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Closing in... cuts off third-party mobile apps

Sad news from custom internet radio land as announces some big changes that are sure to upset plenty of listeners. While the company has never provided an official API in the past, it has turned a blind eye to third-party developers with apps that stream content to computers and/or mobile devices. No more — according to an official statement, the CBS-owned company will be releasing a formal streaming API and it will only be available to developers with an API account. Fair enough. The problem comes in with the following bullet point however:

You won’t be allowed to use our API to stream to mobile phones. This is unfortunately a limitation of some of our licensing agreements. Again, we may be able to make an exception to this if you talk to us directly. traffic is up over 50 percent YoY and this is due in no small part to the release of its official iPhone application. As such, we imagine the company is well aware of the potential mobile streaming has. At the same time, has plenty of bosses to answer to and we imagine this new policy was handed down from above. It is our understanding that apps such as Flipside for BlackBerry and other apps that only scrobble locally-played music will continue to operate just fine. The problem lies in apps like Mobbler for S60 and Pocket Scrobbler for Windows Mobile as they can kiss streaming functionality goodbye… Unless the devs can convince to “make an exception”, ie fork over some cash to appease CBS. The iPhone and Android apps, for those concerned, will continue to work fine as they were developed in-house.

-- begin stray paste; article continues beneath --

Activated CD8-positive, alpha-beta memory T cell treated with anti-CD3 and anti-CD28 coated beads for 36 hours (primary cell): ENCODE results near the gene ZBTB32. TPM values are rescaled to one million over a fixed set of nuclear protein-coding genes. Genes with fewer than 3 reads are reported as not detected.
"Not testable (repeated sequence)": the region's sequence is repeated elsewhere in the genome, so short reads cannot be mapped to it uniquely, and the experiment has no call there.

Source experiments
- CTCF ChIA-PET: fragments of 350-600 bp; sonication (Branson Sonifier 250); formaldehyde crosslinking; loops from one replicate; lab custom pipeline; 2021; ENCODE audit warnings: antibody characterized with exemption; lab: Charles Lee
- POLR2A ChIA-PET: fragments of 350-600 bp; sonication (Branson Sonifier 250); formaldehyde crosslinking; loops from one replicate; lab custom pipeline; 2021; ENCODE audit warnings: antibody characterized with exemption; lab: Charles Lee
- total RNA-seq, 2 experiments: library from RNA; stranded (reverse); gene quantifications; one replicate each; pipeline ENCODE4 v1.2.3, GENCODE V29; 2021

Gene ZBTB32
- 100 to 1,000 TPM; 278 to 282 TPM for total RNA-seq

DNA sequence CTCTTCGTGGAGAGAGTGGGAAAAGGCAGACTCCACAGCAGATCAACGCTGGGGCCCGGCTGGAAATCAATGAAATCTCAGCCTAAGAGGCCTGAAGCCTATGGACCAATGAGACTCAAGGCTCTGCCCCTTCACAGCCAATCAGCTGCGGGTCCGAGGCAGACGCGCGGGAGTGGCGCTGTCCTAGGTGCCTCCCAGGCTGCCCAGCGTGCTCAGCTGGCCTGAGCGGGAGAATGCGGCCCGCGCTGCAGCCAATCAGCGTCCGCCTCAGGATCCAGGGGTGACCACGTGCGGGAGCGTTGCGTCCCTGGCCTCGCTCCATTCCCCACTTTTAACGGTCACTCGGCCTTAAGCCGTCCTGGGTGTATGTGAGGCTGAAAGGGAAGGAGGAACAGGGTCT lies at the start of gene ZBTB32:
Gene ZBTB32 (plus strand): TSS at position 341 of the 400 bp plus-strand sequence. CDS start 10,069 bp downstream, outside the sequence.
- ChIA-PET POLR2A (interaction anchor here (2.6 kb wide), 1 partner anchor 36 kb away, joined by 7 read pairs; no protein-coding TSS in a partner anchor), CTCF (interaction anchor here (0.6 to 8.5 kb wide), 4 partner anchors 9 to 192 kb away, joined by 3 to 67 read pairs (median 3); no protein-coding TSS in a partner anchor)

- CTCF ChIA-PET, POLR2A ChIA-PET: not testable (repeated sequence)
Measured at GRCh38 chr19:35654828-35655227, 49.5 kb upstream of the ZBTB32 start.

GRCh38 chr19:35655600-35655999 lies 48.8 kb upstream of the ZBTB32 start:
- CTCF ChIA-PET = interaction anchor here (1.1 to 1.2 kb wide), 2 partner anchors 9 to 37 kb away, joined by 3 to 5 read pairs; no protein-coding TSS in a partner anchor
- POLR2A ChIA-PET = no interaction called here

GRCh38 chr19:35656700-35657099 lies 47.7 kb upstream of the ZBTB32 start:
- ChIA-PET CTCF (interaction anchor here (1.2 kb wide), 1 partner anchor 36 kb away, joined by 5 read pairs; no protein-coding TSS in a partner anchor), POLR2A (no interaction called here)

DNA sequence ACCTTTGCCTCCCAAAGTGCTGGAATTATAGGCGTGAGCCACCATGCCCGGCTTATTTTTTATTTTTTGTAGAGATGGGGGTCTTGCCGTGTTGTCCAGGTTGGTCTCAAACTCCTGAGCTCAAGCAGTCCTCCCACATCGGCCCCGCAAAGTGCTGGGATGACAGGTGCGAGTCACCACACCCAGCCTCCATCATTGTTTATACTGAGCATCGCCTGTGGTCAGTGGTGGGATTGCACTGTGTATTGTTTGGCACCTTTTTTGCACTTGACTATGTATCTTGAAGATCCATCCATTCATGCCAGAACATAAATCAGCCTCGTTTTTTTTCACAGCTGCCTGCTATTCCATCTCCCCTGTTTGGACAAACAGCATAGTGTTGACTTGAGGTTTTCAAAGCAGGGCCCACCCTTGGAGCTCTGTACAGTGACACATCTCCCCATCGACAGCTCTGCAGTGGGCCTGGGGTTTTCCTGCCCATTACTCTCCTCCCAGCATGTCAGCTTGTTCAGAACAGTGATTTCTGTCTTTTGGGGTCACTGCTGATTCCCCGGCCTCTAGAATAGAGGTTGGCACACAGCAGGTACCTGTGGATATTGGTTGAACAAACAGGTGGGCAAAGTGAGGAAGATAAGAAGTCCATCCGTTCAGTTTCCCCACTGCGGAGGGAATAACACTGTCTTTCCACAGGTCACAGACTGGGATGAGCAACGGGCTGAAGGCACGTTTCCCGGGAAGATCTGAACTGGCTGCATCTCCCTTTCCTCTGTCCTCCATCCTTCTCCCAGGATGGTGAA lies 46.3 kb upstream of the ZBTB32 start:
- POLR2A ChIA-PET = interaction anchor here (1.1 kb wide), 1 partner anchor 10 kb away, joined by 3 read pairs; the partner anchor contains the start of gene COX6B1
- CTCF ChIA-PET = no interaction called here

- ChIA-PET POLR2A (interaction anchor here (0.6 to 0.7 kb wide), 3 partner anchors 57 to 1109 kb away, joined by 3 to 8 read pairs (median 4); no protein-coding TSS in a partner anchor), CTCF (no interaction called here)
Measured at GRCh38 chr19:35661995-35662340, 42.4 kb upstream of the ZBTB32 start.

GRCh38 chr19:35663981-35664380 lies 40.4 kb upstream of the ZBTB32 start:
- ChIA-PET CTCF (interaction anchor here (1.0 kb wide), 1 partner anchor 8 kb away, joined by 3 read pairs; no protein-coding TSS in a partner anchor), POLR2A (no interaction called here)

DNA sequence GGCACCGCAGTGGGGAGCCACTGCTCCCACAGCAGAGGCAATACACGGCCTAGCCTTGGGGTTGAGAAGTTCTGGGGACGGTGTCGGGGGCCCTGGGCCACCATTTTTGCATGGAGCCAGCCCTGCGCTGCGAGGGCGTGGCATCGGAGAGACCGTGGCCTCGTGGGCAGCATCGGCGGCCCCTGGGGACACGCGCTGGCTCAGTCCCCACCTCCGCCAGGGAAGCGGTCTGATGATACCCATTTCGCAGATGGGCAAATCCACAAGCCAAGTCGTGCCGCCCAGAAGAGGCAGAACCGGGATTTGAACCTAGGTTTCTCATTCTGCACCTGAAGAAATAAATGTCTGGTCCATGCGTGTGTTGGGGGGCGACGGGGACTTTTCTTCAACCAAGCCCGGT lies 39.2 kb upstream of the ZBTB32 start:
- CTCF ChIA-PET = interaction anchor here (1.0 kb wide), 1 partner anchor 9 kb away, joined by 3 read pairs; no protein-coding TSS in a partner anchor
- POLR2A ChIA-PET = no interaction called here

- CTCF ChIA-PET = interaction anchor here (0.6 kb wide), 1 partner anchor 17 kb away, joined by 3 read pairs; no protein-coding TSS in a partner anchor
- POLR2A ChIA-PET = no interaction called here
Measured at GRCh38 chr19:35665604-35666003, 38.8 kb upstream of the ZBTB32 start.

[Via Giz]


Zach Epstein

Zach Epstein has worked in and around ICT for more than 15 years, first in marketing and business development with two private telcos, then as a writer and editor covering business news, consumer electronics and telecommunications. Zach’s work has been quoted by countless top news publications in the US and around the world. He was also recently named one of the world's top-10 “power mobile influencers” by Forbes, as well as one of Inc. Magazine's top-30 Internet of Things experts.

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